Red

It is no secret that I love the colour red. My friends will tell you that it is my favourite colour to wear. I have owned a succession of pairs of red shoes or boots (although I don’t have any at the moment, tut, tut!) and I have a stash of lace weight yarn with a definite bias towards red. I saw some of Hilda Grahnat’s work on Flipboard a couple of weeks ago, and her wonderful vintage collections by colour inspired me to do a post on a colour theme. Here’s her red collection: Vintage collection from Hilda Grahnat Without her flair or photography equipment, I have put together a ‘red’ collage of some of my crafty bits and pieces. collage of red crochet and other red craft items From left to right, top to bottom: 1. A doll I made from Simplicity pattern 1900, with red polka dot dress. It was Miss Maggie rabbit that set me off on the doll sewing track. I enjoyed making her so much that I decided to do a bit more sewing. I don’t know what it is about making dolls that I find so appealing! If you had said to me that I would like making dolls I don’t think I would relate to it at all. I think the word ‘doll’ conjures up images of scary plastic things with clothes knitted in acrylic. It must be partly because the clothes that you make for them are small, and I am hopeless at finishing larger garments. 🙂 2. The Russian Ami Santas I posted about recently. I found out last week that you can now get the pattern for the large Santa from Simply Crochet for free. Download the Simply Knitting app on Apple Newsstand and you can find it under the ‘free content’ link. As it is packaged with some other Christmas patterns, it probably won’t be around for ever, so go and get it now! 3. DMC Petra 3, in shade 5666. I love using this yarn for crochet. I usually use a 3mm hook, although a 2.5mm works well too. There are so many fantastic colours, and 1 ball always seems to go quite a long way. 4. My crochet lampshade from the first issue of Simply Crochet. I give the link to the options for digital editions here because I don’t think the print edition of Issue 1 is still available. I’ve got the lampshade at home again now, but the paper lantern got a bit battered so it needs sorting out. What I want to do is to stiffen the crochet so that it holds it’s shape without the lantern, but I’m not sure how to go about it at the minute. Yet another job on my to-do list. 5. A necklace I made a while ago from coloured felt beads with seed beads. Still one of my favourites. 6. A WIP shawl from the recuerdos de infancia pattern on Ravelry. The main stitch pattern is nice and easy, but I wanted to add a different border. Once I had worked the main body of the shawl, it was a more ‘pointy’ shape than I wanted, so I decided to try adding further staggered rows on either side to make the angle more shallow. This worked ok one one side, but not the other, and I still haven’t worked it out. Another project consigned to the pile!

Russian Ami Santas

Russian doll amigurumi SantasHo, ho, ho! Christmas is coming, whether you like it or not! I’m still in denial, even though it was a couple of months ago that we were ‘doing’ Christmas on Simply Crochet. I think that’s part of the problem. I am lulled into a false sense of security because we are forced to think about it early, but this makes me feel as though I am doing something about it, when actually, I am not.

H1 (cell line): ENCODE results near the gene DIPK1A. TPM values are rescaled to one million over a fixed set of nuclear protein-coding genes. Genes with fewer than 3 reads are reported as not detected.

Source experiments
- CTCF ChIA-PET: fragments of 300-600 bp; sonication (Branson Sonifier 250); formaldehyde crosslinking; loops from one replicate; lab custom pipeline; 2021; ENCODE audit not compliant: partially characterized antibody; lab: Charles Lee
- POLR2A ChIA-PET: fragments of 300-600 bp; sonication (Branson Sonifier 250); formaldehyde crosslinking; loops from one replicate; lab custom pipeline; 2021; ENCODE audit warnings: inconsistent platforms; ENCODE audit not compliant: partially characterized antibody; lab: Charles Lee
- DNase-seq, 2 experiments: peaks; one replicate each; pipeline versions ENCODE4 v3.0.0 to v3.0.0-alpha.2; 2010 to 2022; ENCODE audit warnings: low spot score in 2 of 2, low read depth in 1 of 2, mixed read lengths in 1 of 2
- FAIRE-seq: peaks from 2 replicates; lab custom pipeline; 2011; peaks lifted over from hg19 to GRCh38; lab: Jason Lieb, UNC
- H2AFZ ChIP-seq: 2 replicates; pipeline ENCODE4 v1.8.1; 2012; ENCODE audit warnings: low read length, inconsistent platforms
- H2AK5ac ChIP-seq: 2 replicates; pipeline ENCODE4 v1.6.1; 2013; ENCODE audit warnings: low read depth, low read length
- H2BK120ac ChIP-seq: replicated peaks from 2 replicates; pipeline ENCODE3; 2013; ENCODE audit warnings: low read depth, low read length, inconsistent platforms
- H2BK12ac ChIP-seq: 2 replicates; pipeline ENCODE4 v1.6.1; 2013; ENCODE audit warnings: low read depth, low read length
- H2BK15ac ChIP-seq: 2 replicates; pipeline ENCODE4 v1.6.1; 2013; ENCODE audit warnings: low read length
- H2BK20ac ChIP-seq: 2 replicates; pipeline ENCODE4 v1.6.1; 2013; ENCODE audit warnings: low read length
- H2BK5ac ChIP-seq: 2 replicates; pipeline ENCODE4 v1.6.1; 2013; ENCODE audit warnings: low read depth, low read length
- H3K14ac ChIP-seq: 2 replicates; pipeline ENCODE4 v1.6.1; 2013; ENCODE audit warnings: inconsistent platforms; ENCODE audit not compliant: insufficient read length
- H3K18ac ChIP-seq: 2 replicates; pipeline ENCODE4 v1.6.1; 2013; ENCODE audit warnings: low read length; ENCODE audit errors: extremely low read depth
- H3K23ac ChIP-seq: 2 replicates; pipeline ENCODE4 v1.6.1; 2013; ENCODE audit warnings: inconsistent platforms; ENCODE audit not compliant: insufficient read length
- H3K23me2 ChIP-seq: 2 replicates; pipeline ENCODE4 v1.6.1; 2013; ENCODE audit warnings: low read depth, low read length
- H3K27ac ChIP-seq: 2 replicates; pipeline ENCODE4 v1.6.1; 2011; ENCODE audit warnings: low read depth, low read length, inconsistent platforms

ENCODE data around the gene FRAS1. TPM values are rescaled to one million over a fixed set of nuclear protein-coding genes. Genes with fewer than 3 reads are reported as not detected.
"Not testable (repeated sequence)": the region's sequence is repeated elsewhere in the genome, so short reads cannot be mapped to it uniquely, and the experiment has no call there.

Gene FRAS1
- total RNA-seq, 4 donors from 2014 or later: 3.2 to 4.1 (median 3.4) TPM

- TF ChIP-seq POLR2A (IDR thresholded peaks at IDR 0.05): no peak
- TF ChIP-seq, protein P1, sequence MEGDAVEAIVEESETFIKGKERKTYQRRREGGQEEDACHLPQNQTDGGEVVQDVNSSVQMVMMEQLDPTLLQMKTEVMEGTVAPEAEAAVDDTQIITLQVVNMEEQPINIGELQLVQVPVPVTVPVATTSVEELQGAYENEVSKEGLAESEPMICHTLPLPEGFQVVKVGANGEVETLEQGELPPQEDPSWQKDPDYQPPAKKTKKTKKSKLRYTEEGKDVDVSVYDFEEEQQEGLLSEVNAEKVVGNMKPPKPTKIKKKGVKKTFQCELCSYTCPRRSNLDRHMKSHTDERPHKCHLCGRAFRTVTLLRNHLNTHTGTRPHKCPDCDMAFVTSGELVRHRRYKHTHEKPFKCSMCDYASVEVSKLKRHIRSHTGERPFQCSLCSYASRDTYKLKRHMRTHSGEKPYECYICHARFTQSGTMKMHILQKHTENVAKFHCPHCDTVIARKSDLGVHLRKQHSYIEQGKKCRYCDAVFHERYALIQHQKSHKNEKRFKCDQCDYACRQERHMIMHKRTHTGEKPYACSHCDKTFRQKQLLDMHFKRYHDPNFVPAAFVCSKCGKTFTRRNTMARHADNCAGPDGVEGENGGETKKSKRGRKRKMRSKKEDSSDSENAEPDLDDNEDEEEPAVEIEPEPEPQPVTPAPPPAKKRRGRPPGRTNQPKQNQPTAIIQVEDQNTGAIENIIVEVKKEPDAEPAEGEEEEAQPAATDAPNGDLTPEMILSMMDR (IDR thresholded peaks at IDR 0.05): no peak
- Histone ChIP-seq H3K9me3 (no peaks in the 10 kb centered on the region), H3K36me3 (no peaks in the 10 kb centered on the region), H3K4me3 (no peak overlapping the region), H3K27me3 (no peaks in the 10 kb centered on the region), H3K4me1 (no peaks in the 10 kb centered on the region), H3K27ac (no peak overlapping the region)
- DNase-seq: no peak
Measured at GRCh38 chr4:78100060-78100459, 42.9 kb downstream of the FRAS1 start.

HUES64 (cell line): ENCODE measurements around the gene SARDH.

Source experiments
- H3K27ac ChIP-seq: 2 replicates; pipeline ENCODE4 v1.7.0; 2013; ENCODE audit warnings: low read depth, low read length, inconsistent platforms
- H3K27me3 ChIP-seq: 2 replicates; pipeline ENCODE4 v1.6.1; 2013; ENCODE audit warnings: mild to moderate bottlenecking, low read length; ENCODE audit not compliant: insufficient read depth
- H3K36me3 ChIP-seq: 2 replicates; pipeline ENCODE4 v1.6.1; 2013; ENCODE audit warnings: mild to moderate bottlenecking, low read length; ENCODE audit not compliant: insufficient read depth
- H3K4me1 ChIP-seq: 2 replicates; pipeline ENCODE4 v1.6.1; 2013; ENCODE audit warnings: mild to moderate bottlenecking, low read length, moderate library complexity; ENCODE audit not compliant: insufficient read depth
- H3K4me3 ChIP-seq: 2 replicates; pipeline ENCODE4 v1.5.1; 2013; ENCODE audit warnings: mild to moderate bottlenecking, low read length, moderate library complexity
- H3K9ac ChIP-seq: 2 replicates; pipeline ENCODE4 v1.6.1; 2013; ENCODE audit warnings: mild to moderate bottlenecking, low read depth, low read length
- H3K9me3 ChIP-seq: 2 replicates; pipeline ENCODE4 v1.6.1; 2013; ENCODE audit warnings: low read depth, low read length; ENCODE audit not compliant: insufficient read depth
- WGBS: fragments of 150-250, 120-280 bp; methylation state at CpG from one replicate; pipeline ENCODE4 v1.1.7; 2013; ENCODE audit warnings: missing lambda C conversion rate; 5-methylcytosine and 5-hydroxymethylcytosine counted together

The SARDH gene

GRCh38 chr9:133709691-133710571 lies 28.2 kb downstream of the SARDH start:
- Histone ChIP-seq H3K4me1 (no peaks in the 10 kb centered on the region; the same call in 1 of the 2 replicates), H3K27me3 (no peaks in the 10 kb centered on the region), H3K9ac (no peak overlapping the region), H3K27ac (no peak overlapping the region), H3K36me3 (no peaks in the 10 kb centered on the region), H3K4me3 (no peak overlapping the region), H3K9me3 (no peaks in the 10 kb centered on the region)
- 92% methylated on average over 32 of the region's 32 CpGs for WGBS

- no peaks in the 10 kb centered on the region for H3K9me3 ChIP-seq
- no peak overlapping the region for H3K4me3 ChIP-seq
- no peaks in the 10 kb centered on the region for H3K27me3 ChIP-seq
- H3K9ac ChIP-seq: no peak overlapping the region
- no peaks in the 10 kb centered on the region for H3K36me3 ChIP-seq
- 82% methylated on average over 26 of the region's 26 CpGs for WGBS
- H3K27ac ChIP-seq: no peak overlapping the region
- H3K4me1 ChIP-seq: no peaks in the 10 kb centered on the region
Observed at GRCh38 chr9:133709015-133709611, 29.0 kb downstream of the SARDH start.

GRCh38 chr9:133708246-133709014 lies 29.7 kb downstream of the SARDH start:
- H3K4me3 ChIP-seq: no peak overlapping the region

Simply Crochet Issue 12 coverI present to you my amigurumi Santa, from Issue 12 of Simply Crochet. He does get a cheeky look-in on the cover, but you will find him on p.85. When I made him I had the idea of doing three of them in different sizes like Russian dolls, but there wasn’t the time or the space really for the pattern. Now I have managed to accomplish the task here they are, Little, Large, and er, Middle Sized. The full pattern for the Large version is in the magazine, and there are guidelines below for making the other two, although you may need to refer to the original pattern for some of the details. Yes, this is deliberate, because a) I will be in trouble if I reveal too much of the pattern from the mag ;-), and b) I would love you to be acquainted personally with the awesome mag that is Simply Crochet.

The diagram and table below (click on the image for a full-sized version) show the general shaping instructions you will need, and also how many rounds to work in each colour. You start at the top of the Hat and work down. There is also a stitch diagram for the moustache, as this differs slightly from the one for the Large size. Use the same pattern for the moustache of the Middle and Small, but use a 2.5mm hook for the Small.

Russian doll amigurumi Santa diagram
Click on the image for a full-sized version

Further instructions for the details are as follows (with a gentle reminder that I am using UK crochet terms): Hat Bobble Make a slightly smaller bobble for both these two, using only 3 rounds. Make the first round 6dc, the second 12dc, and the third 6dc. You might like to use a smaller hook for the Small sized one.

Hat Brim Follow the same principle as for the Large Santa, by working a plain round of dc, followed by a round where you increase evenly around, and then another plain round of dc. For the Middle Santa increase by 6sts evenly on the increase round, and for the Small Santa increase by 5sts evenly.

Beard and Face For the Middle Santa start with 10dc and follow the pattern as for the Large Santa. For the Small Santa start with 8dc. For the Face, follow the same principle as for the Large Santa, working 4 rows for the Middle, and 3 rows for the Small.

Russian doll amigurumi SantasIf you do have a go at multi-sized Santas I would love to see a photo. Meanwhile, I had better do something about Christmas!